Hello / Bonjour / Hola
International companies often need materials available in multiple languages. Is there a magic wand that can instantly translate your piece? You can Google that, right? Don’t worry, it doesn’t take magic, but it is smart to put some thought into the process to save yourself time and money.
There are two important pieces to consider when having a piece altered for a new market: translation and design. Both the translator and the designer can combine their superpowers in order to provide a professional, culturally accurate piece for your audience.
First, translate – providing a translation for a designer can be a little different than translating a simple text document. Here are a few things to consider that will help create a smooth transition:
Provide your translator the final, approved design to work from.
Once text is flowed into a design, final text edits are completed within the design. If the translator is working from an original version of the text, all of those corrections will need to be re-done in the new language, adding time, cost, and most-importantly, a margin for error.
In fact, any time a document can be translated directly within a final, designed pdf, you will win major points with your designer – but understand that not all translators work this way.
Ask your translator to use visual cues, if necessary.
Any kind of visual cue that can help the designer keep track of where the text is in the document is going to make the process that much more organized. Does every page in the design start with a green headline? Make that text green in your translated document. Are the pages flowing differently in the translation? Add a note to show where each page should end according to the design.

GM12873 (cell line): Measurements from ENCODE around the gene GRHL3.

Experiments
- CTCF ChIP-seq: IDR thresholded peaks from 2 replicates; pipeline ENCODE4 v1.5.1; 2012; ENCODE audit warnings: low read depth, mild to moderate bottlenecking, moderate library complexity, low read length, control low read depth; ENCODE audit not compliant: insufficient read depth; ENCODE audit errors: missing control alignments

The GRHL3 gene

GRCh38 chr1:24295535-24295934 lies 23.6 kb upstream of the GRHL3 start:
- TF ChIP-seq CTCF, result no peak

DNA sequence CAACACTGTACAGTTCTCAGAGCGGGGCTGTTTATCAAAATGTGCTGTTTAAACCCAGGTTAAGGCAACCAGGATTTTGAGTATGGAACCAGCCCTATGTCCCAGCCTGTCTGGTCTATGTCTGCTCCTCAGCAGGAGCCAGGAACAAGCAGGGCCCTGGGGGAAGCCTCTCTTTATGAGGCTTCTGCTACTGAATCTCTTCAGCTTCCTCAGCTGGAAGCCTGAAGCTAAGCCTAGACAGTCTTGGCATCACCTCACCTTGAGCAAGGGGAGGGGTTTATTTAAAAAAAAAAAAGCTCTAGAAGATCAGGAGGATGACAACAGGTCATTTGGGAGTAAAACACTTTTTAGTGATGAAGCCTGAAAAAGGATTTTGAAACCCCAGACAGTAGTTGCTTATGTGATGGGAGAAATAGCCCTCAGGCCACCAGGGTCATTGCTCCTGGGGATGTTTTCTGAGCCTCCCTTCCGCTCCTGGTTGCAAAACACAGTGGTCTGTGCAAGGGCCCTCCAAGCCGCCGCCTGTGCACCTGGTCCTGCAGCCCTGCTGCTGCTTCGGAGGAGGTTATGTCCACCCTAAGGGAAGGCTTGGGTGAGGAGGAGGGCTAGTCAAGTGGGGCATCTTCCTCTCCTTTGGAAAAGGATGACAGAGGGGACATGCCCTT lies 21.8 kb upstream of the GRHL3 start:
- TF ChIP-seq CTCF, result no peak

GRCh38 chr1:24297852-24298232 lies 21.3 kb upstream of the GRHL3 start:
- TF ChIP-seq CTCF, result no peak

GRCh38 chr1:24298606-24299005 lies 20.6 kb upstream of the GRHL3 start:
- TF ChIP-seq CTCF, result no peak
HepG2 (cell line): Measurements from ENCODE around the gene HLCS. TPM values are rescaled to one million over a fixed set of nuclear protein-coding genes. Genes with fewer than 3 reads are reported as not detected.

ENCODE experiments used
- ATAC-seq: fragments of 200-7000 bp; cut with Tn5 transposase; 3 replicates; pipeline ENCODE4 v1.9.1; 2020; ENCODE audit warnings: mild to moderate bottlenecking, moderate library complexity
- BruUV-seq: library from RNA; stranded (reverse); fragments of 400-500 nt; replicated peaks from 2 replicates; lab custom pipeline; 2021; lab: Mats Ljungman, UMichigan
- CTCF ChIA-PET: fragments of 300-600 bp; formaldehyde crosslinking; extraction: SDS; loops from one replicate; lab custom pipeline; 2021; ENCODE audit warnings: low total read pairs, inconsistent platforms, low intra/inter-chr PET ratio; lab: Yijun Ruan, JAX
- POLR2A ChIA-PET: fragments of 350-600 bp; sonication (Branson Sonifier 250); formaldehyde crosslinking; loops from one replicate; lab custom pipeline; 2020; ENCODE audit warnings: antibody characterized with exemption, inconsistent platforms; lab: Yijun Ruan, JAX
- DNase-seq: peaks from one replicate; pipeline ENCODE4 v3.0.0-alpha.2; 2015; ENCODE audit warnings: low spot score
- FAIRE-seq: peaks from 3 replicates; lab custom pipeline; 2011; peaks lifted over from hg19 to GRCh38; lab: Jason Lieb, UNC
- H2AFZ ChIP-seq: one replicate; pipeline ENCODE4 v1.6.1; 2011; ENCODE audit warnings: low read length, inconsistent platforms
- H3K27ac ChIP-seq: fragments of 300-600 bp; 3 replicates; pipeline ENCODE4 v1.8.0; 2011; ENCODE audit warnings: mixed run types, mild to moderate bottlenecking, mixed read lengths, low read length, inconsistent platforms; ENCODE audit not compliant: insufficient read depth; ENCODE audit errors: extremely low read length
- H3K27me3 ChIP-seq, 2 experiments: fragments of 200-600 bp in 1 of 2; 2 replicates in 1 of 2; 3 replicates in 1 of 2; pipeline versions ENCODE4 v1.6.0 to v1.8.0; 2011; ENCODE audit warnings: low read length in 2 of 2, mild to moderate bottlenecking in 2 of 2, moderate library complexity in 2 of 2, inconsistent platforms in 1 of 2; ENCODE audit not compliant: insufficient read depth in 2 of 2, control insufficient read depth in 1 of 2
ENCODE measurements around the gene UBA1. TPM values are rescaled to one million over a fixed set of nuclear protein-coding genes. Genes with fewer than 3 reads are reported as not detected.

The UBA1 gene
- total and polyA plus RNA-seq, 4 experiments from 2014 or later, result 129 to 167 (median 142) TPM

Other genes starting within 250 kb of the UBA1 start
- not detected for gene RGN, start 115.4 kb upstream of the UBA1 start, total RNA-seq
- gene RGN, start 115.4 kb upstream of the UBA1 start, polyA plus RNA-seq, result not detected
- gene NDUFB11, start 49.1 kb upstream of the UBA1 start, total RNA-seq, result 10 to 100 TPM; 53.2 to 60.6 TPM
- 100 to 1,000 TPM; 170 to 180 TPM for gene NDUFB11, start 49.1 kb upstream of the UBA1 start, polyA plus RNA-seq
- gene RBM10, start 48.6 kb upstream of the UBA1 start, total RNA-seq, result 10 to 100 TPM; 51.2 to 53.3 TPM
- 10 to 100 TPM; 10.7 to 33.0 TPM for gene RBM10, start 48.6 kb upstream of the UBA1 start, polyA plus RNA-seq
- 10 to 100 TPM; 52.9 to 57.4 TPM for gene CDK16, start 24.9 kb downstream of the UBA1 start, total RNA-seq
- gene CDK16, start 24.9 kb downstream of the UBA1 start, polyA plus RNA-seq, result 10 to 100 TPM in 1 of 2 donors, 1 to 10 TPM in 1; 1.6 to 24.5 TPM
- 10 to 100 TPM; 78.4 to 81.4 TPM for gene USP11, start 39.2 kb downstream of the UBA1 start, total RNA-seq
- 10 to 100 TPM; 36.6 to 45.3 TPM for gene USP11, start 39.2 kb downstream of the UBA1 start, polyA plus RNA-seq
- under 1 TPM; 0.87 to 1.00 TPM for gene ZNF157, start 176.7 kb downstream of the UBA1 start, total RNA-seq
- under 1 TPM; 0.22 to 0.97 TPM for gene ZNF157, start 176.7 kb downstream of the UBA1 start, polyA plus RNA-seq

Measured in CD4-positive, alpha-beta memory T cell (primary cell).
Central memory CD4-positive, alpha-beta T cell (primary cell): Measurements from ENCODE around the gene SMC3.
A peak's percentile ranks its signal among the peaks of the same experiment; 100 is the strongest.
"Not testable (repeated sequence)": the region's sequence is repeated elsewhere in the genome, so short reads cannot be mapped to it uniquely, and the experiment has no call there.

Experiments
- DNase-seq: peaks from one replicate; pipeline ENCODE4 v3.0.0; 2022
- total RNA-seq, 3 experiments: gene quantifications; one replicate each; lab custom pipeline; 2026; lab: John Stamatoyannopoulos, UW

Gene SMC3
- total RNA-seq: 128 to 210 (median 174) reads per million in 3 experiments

Keep in mind that your designer may not be fluent in the language that they are now working in. Seeing these types of cues can save a lot of time and cost when flowing large amounts of text.
Have your translator be on the lookout for elements that may have different meanings in other cultures.
Often there are cultural differences in the usage of colors, graphics, etc. The last thing you want to do is send a piece out that will read in any sort of off-putting way. Is there a photograph that won’t speak to the new audience? A simple swap with something more appropriate can save you a lot of grief, but these are things that a designer needs to know up-front.
Now that you have a fantastic translation to work from, the designer can take over implementation. Why do you need a designer and not just a translator? A designer can match the look of the original design as closely as possible. There are many things that a designer should and will take into account when laying out the translated piece. For instance:
How much shorter or longer than the original is the paragraph length or word count of the translated portion?
Care needs to be taken to alter sizing, spacing and other text features to make sure the content flows properly and keeps things consistent with the original version. It becomes especially important if there is imagery involved – charts, photos, and other graphic elements need to be viewed in the proper context. A specific page of content in the English version should mirror the content on the page in the translation as closely as possible.
Does the translation need to read from right to left?
Some languages must be read from right to left. Columns and page spreads need to be converted to read properly. Graphics and imagery will also need to be moved so that it stays near the text it is meant to be with.
International audiences play an important part in the outreach of many different types of companies. With a little effort and the right design team in place, you can cover all the bases while keeping a consistent brand – whether you’re talking to those in America, or halfway around the world!
Need a piece translated? Contact us for a consultation and we can get you moving in the right direction!